What is the A* algorithm in case the heuristic function H is not monotonic?

I've tried to figure what the A* algorithm would be in case the Heuristic function would not satisfy the monotonicity condition, where in

h(u) <= e(u,v) + h(v), for every u,v such that there is an edge between u and v

is the condition for monotonicity, where h is the heuristic function, u and v are vertices in the search graph, and the function e gives the edge cost between u and v (The search graph is undirected). However, wikipedia (here) does not give the algorithm for this, nor do other sources like Norvig's book on Artificial Intelligence.

Is there a good source to study this. Pseudo code would be great!

Also, I do not wish to solve this by converting the non monotonic heuristic function to a heuristic one.

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I have no idea who suggested the closevote, but this is not an offtopic question. –  Bartek Banachewicz Feb 4 '14 at 10:55
I've got a problem understanding the type of answer expected. "Slower" looks like it's a valid answer. –  MSalters Feb 4 '14 at 14:38
I am trying to understand the algorithm that would work in the said case. For now, I am not worried about the time complexity of the algorithm. –  ashu Feb 4 '14 at 18:29

Assuming the heuristic function function is still admissible - A* algorithm will work fine.

However, for non-monotonic heuristic functions, you might need to update an already 'closed' node, and you should allow this behavior.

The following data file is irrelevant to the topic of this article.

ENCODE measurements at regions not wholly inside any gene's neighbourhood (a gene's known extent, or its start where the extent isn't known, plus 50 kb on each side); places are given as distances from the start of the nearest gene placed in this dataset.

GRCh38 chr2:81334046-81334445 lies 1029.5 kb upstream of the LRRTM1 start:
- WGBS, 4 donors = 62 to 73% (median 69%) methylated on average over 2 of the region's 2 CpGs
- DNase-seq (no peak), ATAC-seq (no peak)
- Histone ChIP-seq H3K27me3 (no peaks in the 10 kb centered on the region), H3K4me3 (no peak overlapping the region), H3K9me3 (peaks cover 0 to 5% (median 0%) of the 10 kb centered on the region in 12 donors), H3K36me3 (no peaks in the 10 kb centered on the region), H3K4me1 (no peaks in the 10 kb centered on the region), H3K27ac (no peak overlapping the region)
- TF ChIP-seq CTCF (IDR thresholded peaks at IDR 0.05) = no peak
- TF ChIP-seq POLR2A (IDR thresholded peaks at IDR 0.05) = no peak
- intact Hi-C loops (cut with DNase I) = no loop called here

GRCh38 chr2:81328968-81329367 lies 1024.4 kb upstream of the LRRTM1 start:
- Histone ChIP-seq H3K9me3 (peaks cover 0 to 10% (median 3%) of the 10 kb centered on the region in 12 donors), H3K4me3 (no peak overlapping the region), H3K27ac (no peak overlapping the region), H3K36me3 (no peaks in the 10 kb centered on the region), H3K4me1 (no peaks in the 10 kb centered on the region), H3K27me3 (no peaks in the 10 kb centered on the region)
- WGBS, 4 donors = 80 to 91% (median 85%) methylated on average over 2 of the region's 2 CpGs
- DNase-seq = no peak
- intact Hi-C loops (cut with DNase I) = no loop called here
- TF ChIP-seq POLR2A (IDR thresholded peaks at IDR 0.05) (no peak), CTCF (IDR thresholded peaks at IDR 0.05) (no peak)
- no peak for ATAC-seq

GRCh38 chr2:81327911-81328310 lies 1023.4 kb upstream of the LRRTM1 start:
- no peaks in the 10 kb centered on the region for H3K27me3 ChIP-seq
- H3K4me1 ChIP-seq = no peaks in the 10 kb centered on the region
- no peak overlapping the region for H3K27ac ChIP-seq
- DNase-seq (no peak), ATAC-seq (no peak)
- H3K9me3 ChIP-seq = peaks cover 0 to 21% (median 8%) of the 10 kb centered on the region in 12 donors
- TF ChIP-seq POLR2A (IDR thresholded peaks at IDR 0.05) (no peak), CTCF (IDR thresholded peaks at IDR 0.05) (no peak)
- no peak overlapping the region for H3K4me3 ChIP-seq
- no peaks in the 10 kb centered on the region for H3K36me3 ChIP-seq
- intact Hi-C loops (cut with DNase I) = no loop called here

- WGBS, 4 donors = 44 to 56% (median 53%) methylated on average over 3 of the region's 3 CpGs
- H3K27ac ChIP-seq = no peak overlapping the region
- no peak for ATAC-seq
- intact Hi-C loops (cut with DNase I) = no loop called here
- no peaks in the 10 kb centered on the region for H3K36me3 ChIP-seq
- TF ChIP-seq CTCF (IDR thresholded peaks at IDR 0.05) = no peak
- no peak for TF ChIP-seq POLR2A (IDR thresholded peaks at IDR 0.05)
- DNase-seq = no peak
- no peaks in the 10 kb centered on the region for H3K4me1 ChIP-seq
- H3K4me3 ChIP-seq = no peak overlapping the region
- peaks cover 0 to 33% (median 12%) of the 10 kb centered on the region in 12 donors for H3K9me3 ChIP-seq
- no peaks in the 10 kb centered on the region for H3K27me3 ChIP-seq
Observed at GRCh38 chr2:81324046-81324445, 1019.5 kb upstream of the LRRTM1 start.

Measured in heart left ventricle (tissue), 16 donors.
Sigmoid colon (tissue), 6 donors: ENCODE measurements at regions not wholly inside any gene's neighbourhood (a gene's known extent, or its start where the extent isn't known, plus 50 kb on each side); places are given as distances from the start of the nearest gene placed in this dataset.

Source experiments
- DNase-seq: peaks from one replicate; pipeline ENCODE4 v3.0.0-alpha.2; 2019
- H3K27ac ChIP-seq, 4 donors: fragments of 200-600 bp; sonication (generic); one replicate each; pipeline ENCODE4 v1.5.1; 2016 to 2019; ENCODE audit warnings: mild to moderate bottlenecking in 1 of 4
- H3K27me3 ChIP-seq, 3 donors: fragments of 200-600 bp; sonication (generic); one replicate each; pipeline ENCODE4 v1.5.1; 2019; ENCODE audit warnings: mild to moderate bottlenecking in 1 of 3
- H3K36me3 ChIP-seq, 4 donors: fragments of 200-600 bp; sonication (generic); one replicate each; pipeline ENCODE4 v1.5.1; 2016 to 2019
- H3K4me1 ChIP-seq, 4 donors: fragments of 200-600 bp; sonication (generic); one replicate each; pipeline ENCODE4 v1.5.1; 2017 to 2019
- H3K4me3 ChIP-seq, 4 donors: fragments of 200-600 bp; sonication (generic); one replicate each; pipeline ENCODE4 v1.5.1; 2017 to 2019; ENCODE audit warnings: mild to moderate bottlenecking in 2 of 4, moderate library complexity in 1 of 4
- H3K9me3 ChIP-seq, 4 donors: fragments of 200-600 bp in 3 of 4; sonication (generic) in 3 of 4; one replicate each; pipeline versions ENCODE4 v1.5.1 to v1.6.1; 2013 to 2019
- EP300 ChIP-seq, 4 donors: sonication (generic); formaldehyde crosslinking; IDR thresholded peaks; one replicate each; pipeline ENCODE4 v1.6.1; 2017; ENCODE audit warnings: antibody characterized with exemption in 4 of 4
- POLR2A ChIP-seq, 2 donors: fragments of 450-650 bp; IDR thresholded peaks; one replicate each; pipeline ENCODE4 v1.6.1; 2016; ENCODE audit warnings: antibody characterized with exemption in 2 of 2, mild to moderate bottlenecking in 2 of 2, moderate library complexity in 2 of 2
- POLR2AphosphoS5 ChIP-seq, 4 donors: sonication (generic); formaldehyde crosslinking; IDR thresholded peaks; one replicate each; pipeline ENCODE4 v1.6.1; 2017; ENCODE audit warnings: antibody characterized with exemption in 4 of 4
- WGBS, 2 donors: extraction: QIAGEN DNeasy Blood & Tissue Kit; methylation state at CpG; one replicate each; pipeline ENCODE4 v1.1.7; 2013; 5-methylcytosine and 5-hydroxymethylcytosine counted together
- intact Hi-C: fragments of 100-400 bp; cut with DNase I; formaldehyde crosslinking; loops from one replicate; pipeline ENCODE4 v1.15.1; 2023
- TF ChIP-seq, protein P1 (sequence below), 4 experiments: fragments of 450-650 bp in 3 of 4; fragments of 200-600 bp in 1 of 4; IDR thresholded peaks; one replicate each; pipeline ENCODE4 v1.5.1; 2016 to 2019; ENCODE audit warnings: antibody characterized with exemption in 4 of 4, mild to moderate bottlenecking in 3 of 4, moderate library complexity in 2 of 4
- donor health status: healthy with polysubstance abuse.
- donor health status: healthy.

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The thing is, do we not have to also update the children of those guys that we update in the closed list? –  ashu Feb 4 '14 at 18:28
@ashu You will need to treat this node like any other node you just 'discover', including re-opening closed descendent if the new price is better then the already found one. –  amit Feb 4 '14 at 18:45
And I should do this recursively right (for the children which are updated in the closed list)? –  ashu Feb 4 '14 at 19:13

In the case of tree search it's not required to be consistent to be optimal. Instead if it's a graph search A* is optimal only in the case that the heuristic is admissible and consistent.

In this picture you can see an example of a non consistent heuristic: the A* algorithm doesn't find the right path.

Maybe you can modify the standard A* algorithm as @amit said, but in that case you need to consider an already closed state, so the search will not be optimal. It may find the optimal path but it will expand more nodes than in the solution with a consistent heuristic, so it'll be sub-optimal.

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